ning in 1790. Inspection shows this to be incorrect. One volume 
contains records of district and town meetings from 17C2, the 
date of the establishment of the district of South Brimneld, to 
1785; one has parish meetings from 17G6 to 1783, and in the 
reverse district and town meetings from 1766 to 1790. There is 
a copy only of births and deaths from 1762 to 1823, some original 
entries to 1843 being in the same volume. There is no record of 
marriages prior to 1844 or of intentions prior to 1840. 

Westfield. The proprietors' records contain the records of 
town meetings held in Springfield as early as 1666. An ancient 
copy of the records of births, marriages, and deaths contains the 
earliest, beginning about 1669, continued with original entries. 

Wilbraham. The first volume of proceedings begins with the 
record of inhabitants of the Third Division of the Outward Com- 
mons of Springfield, March 12, 1741, continued as of the Fourth 
Precinct in Springfield to March 21, 1763, three months before the 
establishment of Wilbraham. 



County of Hampshire. 

Easthampton. There is no record of births from 1813 to 1844, 
and none of deaths until 1844. The record of marriages is com- 
plete. 

Granby. The record of births, marriages, and deaths begins in 
1768. The first volume of proprietors' records begins March 14, 
1720, and ends April 7, 1769, the second volume, from which eight 
pages are missing, beginning Feb. 15, 1770. 

Greenwich. The proprietors' records begin in 1733, under the 
following title : " Book of Records of the tract of land granted to 
part of the Narragansett Soldiers as per a list of their names 
herein entered, and is called No. 4 on the west side of Merrimack 
River at Amoskeage." Another volume begins June 29, 1749, 
with a record of the " Place called Quabin for that part of the 
Narragansett township No. 4 lying at said Quabin," and con- 
tinues as a parish record until Dec. 17, 1753, the town record 
beginning Feb. 17, 1755. The regular volume of town proceedings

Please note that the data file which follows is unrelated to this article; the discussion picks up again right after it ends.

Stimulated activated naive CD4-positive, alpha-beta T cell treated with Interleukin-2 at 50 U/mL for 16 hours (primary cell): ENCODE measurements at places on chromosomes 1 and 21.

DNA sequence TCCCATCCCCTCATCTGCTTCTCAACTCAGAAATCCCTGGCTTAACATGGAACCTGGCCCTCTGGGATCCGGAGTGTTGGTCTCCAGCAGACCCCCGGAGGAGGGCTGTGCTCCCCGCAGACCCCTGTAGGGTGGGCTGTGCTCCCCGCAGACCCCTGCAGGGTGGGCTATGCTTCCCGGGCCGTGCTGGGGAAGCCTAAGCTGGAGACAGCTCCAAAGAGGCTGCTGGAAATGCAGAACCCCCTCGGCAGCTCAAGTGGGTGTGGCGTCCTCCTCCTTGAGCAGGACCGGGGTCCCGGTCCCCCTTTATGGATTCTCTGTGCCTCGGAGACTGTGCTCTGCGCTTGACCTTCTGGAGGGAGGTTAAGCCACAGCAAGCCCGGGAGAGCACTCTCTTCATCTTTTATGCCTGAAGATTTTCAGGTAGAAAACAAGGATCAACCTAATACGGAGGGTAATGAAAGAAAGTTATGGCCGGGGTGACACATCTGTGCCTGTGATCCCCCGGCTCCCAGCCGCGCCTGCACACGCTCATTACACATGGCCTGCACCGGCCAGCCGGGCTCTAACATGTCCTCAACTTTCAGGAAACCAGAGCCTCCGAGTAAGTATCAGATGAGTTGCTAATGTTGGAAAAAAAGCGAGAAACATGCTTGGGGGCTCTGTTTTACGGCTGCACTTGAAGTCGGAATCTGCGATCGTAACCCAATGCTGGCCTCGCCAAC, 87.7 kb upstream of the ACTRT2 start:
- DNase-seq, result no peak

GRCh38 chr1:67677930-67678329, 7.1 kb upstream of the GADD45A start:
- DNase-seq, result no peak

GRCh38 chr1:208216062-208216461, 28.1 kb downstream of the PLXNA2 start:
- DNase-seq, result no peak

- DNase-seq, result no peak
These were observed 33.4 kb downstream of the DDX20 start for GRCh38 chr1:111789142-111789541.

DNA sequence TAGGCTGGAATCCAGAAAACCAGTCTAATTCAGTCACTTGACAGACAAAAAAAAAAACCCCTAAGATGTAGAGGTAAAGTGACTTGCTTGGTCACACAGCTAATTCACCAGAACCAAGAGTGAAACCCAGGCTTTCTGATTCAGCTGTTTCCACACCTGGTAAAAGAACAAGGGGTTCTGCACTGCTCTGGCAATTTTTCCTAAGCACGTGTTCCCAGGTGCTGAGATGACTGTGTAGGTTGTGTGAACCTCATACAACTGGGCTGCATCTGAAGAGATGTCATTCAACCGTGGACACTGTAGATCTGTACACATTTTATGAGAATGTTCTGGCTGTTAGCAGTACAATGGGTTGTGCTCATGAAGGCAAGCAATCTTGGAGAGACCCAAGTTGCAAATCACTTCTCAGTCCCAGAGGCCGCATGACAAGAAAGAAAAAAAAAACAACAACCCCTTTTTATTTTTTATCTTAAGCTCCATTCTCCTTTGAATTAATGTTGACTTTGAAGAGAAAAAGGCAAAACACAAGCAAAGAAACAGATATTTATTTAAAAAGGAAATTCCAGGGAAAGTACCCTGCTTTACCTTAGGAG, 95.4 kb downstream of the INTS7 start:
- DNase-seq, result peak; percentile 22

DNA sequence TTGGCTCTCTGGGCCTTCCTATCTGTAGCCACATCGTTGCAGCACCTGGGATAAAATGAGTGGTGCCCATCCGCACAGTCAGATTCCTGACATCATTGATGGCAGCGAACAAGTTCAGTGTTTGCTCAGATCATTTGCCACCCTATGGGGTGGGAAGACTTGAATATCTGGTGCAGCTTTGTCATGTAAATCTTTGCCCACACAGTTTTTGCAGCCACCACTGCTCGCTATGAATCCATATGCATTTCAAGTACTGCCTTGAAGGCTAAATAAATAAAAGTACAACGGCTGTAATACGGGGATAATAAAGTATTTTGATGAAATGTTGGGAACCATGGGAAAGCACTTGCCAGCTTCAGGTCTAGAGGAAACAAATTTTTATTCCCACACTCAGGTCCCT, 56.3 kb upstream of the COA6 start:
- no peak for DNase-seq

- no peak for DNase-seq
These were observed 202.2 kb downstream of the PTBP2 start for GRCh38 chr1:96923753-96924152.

10 REPORT ON PUBLIC RECORDS. [Jan. 

begins in 1754, and contains such births, marriages, and deaths as 
were recorded at that time. 

Hatfield. One volume of proprietors' records is of " Denni- 
son's and Bradstreets's farms," the other being of the " Com- 
moners Outside Lands," including Hunstown, afterward Ashfield, 
and lands between, which might include parts of Conway, Goshen, 
Whately, and Williamsburg. There is a volume containing births, 
marriages, and deaths in Hadley, Hatfield, and Northampton, 
which is evidently one of the early volumes of records of the 
Hampshire County courts. 

Southampton. There is a volume of the records of the " Pro- 
prietors of the Common and Undivided land within the township 
of Northampton" from Jan. 10, 1730, to May 8, 1780. Another 
volume contains the record of the " Second Precinct of Northamp- 
ton" from Sept. 21, 1741, to the establishment of the district of 
Southampton, in 1753. 

South Hadley. A pamphlet contains the records of the " South 
Precinct of Hadley" from March 12, 1733, to Jan. 8, 1753. A 
volume contains the records of the " First Parish of South Hadley " 
from June 4, 1762, to March 14, 1768. A note following the last 
entry says, as the Second Parish was set off and the first made a 
district, there was no need of a parish record, and the volume was 
sold to "the Proprietors." Their record, without a title, begins 
Jan. 25, 1720, and ends in 1817. A second volume of their records